There were people still sleeping on the floor the day after a power outage shut down operations at the Atlanta airport, but long ticket and security lines were moving slowly as normalcy began returning to the world's busiest airport Monday.
Mondays and the holiday breaks are busy times for Hartsfield-Jackson International in general. Frequent fliers said the airport felt a little busier than usual, especially in the terminal that hosts Delta, which is headquartered in Atlanta.
With restaurants closed, man took MARTA train to pick up pizza, he says
After airport blackout, passengers being told it could be days before they can rebook
The line for Delta's Sky Priority passengers zig-zagged back and forth seven times and was still backed up to the main entrance to the airport. Some passengers muttered, "Oh my," upon encountering the lines. Others' reactions were more profane.
Volunteers in shirts that said, "Ask Me," tried to allay concerns and passed out doughnuts to those in line, many of whom shared horror stories about the night before.
While some fortunate passengers were able to board the flights departing Atlanta, other passengers were being told they'd have to wait hours or days. One airline was telling passengers it would be five days before they could get a flight out.
'They did pretty well'
When Ashley Hanford, 32, an Atlanta native who now calls Washington home, arrived for her 3 p.m. flight Sunday, the power was already out. Her flight was among almost 1,200 that were canceled Sunday.
She slept in the terminal all night. Speaking to CNN as she charged her phone around 5 a.m. Monday, Hanford said airline and airport employees did their best to take care of stranded passengers, handing out blankets, beverages, even slices of pizza.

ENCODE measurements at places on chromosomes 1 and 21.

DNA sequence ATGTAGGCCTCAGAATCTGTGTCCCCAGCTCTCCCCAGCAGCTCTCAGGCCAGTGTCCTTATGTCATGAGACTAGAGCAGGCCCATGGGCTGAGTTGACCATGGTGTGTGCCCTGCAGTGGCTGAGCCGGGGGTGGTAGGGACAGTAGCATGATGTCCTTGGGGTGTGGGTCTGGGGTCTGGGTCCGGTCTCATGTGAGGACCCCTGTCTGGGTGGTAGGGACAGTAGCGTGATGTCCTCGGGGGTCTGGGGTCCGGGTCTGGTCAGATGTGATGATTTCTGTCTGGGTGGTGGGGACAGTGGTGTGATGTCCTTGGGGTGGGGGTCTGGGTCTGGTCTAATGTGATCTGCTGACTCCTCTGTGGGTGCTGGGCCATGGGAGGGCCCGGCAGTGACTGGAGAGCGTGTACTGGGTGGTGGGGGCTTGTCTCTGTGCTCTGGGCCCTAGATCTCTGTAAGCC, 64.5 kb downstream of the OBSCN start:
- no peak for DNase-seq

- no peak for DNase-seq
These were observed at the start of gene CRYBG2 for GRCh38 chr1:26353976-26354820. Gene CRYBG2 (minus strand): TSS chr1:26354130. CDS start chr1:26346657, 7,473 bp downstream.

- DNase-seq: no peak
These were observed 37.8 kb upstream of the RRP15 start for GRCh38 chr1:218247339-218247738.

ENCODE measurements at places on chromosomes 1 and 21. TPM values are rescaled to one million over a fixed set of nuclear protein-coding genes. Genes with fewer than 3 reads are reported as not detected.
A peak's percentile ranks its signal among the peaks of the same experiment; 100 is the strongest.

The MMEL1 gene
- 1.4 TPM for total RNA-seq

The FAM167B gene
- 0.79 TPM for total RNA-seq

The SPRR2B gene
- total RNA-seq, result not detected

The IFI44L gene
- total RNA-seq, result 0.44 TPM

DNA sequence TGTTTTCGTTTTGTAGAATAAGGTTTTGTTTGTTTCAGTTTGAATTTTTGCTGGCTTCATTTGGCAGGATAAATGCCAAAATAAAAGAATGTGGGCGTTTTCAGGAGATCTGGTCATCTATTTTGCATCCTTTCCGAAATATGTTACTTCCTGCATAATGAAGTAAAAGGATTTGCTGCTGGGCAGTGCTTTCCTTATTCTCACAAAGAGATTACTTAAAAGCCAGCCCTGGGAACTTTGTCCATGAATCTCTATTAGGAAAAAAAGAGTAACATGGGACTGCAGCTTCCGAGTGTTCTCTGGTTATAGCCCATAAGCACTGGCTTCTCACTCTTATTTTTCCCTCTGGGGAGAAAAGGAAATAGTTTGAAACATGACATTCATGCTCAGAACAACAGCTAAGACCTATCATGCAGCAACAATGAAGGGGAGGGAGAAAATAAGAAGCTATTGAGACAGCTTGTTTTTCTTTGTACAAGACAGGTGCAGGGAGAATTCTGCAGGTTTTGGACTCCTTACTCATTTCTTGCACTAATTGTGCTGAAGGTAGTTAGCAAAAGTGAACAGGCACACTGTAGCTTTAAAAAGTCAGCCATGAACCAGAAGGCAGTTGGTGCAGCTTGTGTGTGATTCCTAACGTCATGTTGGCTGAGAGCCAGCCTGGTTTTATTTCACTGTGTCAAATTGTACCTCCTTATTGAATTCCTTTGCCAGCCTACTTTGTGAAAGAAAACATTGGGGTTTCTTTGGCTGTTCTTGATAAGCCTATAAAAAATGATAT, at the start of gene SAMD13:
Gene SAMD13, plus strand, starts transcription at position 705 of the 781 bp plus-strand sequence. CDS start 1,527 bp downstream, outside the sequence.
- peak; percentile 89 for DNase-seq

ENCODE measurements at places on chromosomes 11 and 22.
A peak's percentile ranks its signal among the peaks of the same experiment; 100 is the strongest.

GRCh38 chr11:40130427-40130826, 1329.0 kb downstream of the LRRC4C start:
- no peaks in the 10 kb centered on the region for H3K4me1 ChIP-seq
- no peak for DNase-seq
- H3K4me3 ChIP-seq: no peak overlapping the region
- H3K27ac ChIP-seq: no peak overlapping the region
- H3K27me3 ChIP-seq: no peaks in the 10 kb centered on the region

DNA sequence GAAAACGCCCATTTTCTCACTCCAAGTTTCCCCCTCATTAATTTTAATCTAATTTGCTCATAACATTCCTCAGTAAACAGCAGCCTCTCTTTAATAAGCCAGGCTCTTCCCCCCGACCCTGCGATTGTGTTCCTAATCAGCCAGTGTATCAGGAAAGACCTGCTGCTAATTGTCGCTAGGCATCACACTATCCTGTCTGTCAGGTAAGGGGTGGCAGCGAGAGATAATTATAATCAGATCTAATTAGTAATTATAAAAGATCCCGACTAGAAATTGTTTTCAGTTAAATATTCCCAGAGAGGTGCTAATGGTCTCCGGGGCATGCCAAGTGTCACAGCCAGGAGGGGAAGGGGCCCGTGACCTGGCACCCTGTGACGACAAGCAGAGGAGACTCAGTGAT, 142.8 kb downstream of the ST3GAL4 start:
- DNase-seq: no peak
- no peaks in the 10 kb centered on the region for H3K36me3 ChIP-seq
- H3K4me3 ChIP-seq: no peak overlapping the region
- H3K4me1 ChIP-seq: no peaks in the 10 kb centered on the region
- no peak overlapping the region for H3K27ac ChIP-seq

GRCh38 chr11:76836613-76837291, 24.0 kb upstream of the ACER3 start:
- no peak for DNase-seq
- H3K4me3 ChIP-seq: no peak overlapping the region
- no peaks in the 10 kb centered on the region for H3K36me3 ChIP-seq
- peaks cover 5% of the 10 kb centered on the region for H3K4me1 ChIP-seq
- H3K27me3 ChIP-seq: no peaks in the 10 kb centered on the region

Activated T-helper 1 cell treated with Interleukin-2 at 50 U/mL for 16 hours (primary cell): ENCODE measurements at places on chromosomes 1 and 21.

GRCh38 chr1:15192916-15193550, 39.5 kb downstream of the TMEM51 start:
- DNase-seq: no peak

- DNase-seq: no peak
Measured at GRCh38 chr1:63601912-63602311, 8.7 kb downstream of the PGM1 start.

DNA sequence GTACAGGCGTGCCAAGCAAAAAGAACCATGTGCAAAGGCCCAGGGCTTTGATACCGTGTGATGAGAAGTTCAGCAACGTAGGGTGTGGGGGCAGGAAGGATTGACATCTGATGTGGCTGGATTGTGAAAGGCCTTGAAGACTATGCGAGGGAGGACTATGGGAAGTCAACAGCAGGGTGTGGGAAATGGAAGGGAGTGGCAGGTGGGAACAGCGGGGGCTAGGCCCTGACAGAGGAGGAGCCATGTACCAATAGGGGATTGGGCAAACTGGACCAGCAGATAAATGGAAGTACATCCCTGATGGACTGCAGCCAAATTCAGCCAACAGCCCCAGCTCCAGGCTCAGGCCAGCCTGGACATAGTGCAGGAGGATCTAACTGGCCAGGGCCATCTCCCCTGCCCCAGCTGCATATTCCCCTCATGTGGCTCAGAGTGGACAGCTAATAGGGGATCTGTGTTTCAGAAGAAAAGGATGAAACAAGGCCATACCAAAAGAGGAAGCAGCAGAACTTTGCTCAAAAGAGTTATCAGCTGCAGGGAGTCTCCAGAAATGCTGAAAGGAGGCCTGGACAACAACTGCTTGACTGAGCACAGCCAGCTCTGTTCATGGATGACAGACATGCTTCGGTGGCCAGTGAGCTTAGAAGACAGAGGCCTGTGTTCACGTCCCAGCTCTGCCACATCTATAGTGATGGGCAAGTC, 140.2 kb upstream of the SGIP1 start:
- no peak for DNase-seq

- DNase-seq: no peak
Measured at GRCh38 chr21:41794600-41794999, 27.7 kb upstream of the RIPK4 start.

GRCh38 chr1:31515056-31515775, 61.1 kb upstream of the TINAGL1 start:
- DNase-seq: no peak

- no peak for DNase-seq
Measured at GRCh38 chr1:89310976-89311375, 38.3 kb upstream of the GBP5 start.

"For it to be so chaotic, they did pretty well," she said.
Hanford planned to hang out at a cousin's house Monday before returning for her rescheduled 9:30 p.m. flight, she said.
While airline delays tend to spark short fuses, passengers seemed particularly magnanimous Monday morning. April Hubbard, who was in the security line for her flight to Houston when the airport went dark, reported a lack of communication, widespread rumors, the strong smell of fire near baggage claim and a taxi line that amounted to "pandemonium."
But the people stuck in the airport were "remarkably good," she said.
Another passenger, Suzi Harrington, could miss an adventure of a lifetime if she doesn't get a flight out Monday. She and three friends were scheduled to travel to Tanzania in hopes of summiting Mt. Kilimanjaro on Christmas, she said. As she stood in a long Delta ticketing queue, she said she wasn't angry.
"I mean, what are you going to do?" she said.
'Possibly millions of people disrupted'
Electricity returned to the mammoth airport late Sunday.
The lights flickered on shortly before midnight, after an exhausting day for travelers. Thousands were stranded in dark terminals and on planes sitting on the tarmac.
The blackout led the Federal Aviation Administration to declare a ground stop at the airport, preventing Atlanta-bound flights in other airports from taking off and causing inbound flights to be diverted. The ground stop in Atlanta disrupted air travel across the United States.
The effects rippled into Monday, as Delta reported almost 400 flights canceled amid the hangover from the outage. Delta tweeted that it expects flight schedules "to return to normal by Monday afternoon."
Shortly after power came back, some passengers lined up at security screening, hoping to beat the crowds as the TSA checkpoints reopened at 3:30 a.m.
The outage, which affected all airport operations, started with a fire in a Georgia Power underground electrical facility, Mayor Kasim Reed said.
The electrical fire's intensity damaged two substations serving the airport, including the airport's "redundant system" that should have provided backup power, Reed said.
An estimated 30,000 people were affected by the power outage, Reed said.
The disruption led to 1,180 flight cancellations to and from the airport Sunday, according to flight tracking service FlightAware. As Atlanta is the heart of the US air transport system, it also caused problems at other airports, said Desmond Ross, principal of DRA Professional Aviation Services.